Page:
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UBC Reports | Vol. 48 | No. 12 | Oct. 10, 2002

UBC Researchers Find a Way to Shorten Waits at Airport Security

Study suggests a better method

By Hilary Thomson

Frustrated with slow-moving airport security lineups?

A team of UBC student researchers has a plan to make those lines shorter and faster.

Consulting to the Vancouver International Airport Authority since January, the team designed a system that could complete the pre-board security screening for 90 per cent of passengers in less than 10 minutes.

A group of five undergraduates, grad students, a faculty member and recent alumni from a variety of disciplines conducted the project at UBC’s Centre for Operations Excellence (COE) in the Faculty of Commerce.

“It was a big step from class projects to professional consultation,” says Bailey Kluczny, who graduated this spring with a BComm and has been involved in the project as a work-study assignment. “I don’t know of too many classmates who have had the same experience.” Kluczny - who served as the team’s technical analyst - and other team members spent a lot of time at the airport, observing the screening process and collecting data.

They created process maps and built an animated computer simulation of the process. It generates animated passengers that move through the simulated pre-board screening. The tiny figures replicate the number and timing of passengers arriving for a flight, covering everything from the passenger who arrives an hour early to the person racing to board with only five minutes to spare.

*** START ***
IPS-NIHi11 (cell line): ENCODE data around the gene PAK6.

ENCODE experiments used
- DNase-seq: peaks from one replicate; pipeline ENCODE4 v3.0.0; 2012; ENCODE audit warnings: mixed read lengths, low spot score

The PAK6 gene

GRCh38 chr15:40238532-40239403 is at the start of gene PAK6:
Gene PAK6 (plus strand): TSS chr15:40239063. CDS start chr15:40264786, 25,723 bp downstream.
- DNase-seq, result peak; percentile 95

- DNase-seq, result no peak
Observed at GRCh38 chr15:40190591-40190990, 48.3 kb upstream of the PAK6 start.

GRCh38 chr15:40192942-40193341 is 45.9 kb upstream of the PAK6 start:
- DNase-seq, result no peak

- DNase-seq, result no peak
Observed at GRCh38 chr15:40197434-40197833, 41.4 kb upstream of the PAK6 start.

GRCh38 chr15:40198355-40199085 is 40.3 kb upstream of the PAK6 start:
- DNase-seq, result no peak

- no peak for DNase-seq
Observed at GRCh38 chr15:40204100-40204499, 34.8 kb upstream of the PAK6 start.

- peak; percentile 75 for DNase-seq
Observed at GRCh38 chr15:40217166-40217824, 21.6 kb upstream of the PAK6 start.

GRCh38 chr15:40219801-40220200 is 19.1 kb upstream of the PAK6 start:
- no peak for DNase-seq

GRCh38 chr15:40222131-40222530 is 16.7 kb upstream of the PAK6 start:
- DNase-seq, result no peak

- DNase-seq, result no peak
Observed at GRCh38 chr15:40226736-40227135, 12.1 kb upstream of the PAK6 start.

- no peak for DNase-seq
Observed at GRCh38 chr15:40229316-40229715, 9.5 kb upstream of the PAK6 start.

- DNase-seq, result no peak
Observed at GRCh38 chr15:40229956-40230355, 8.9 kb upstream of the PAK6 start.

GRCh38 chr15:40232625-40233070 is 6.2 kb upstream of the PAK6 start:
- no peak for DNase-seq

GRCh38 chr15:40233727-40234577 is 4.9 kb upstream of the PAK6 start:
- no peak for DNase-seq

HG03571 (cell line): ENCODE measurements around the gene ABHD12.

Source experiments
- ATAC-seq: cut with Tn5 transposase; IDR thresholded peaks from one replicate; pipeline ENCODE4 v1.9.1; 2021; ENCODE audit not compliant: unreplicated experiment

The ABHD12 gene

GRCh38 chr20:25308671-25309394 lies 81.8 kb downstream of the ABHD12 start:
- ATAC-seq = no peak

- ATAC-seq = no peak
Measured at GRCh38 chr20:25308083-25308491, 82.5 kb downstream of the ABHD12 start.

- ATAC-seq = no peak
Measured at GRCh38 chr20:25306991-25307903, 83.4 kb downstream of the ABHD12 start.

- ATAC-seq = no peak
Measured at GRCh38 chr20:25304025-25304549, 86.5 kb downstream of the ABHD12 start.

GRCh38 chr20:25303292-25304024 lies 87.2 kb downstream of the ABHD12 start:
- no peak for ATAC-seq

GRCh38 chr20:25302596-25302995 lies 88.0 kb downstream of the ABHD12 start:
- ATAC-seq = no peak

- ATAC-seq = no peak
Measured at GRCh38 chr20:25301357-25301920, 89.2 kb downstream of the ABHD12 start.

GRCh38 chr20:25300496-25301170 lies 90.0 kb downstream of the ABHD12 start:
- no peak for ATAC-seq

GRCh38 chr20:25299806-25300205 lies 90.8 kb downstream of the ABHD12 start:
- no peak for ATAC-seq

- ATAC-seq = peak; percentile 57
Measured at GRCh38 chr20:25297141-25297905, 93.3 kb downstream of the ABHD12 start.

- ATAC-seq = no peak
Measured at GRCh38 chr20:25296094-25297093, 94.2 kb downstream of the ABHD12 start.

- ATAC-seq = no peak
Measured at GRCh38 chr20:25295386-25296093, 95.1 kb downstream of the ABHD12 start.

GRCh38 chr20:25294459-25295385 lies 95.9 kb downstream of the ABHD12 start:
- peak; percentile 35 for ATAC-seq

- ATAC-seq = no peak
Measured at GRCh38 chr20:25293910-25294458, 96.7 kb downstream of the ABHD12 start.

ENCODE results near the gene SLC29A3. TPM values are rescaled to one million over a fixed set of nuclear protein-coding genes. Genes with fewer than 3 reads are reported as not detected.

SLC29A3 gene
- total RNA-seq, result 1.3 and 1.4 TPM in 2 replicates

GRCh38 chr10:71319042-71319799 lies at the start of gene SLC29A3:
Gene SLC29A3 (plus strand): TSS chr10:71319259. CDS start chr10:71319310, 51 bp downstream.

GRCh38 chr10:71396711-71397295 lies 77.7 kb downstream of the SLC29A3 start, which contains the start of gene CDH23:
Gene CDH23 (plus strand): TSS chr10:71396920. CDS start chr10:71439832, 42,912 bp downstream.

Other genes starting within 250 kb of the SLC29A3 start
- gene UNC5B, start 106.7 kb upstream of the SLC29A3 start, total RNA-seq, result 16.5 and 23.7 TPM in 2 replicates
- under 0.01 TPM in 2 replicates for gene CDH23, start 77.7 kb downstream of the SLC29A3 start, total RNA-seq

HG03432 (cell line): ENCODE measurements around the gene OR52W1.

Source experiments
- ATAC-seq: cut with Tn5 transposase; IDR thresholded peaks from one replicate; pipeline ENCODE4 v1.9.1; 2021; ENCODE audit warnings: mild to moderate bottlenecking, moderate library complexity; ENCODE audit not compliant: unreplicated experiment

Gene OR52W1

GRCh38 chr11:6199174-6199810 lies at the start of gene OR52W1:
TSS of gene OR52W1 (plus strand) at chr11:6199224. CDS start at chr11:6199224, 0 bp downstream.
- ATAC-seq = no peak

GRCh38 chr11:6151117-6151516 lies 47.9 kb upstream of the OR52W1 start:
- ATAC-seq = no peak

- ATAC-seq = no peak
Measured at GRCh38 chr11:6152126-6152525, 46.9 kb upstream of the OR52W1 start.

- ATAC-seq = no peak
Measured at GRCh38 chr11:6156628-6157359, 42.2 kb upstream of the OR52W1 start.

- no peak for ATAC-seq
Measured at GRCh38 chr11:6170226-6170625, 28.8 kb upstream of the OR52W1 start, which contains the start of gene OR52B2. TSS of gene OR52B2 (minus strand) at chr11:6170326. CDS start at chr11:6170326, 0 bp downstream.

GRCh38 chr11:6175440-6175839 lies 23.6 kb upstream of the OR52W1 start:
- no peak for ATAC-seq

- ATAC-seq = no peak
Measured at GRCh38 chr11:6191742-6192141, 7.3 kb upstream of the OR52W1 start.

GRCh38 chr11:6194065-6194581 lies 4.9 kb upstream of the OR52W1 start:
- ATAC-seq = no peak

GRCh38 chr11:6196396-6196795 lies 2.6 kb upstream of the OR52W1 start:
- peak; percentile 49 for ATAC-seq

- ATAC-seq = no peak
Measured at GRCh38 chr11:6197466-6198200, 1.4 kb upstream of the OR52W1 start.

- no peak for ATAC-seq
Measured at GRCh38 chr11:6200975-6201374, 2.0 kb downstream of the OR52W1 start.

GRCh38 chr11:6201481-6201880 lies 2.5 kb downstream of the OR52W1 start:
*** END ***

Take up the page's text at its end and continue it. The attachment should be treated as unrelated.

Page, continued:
“It has been so satisfying to be able to work on a project that looks at a real and current problem,” says Kluczny.

Work on applied projects like this encourages students to go on to graduate studies in operations research, adds Prof. Martin Puterman, COE director. After adding a floor plan and animation, the team can see exactly what is needed to keep the screening process moving smoothly. The simulation has allowed them to experiment with various staffing and demand levels to find the optimal number of people required to do the job quickly and efficiently. In addition, they looked at the best way to configure the staff working at the X-ray, luggage inspection and metal detector stations.

Results from the simulation were used to develop a staff scheduling system for the pre-board screening process. For a given flight schedule, the team can determine staff requirements at each of the airport’s screening points and what combination of work schedules are effective at minimum cost. “This model is proving to be a very powerful tool for improving the overall process - it will definitely be used in future planning,” says Paul Levy, director, Security and Emergency Planning at Vancouver International Airport Authority.

The project has been presented to the authority and may be presented to the Canadian Air Travel Security Agency that was formed after 9/11 to improve airport security.

The project was presented at UBC’s recent Undergraduate Multidisciplinary Research Conference.

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Last reviewed 22-Sep-2006

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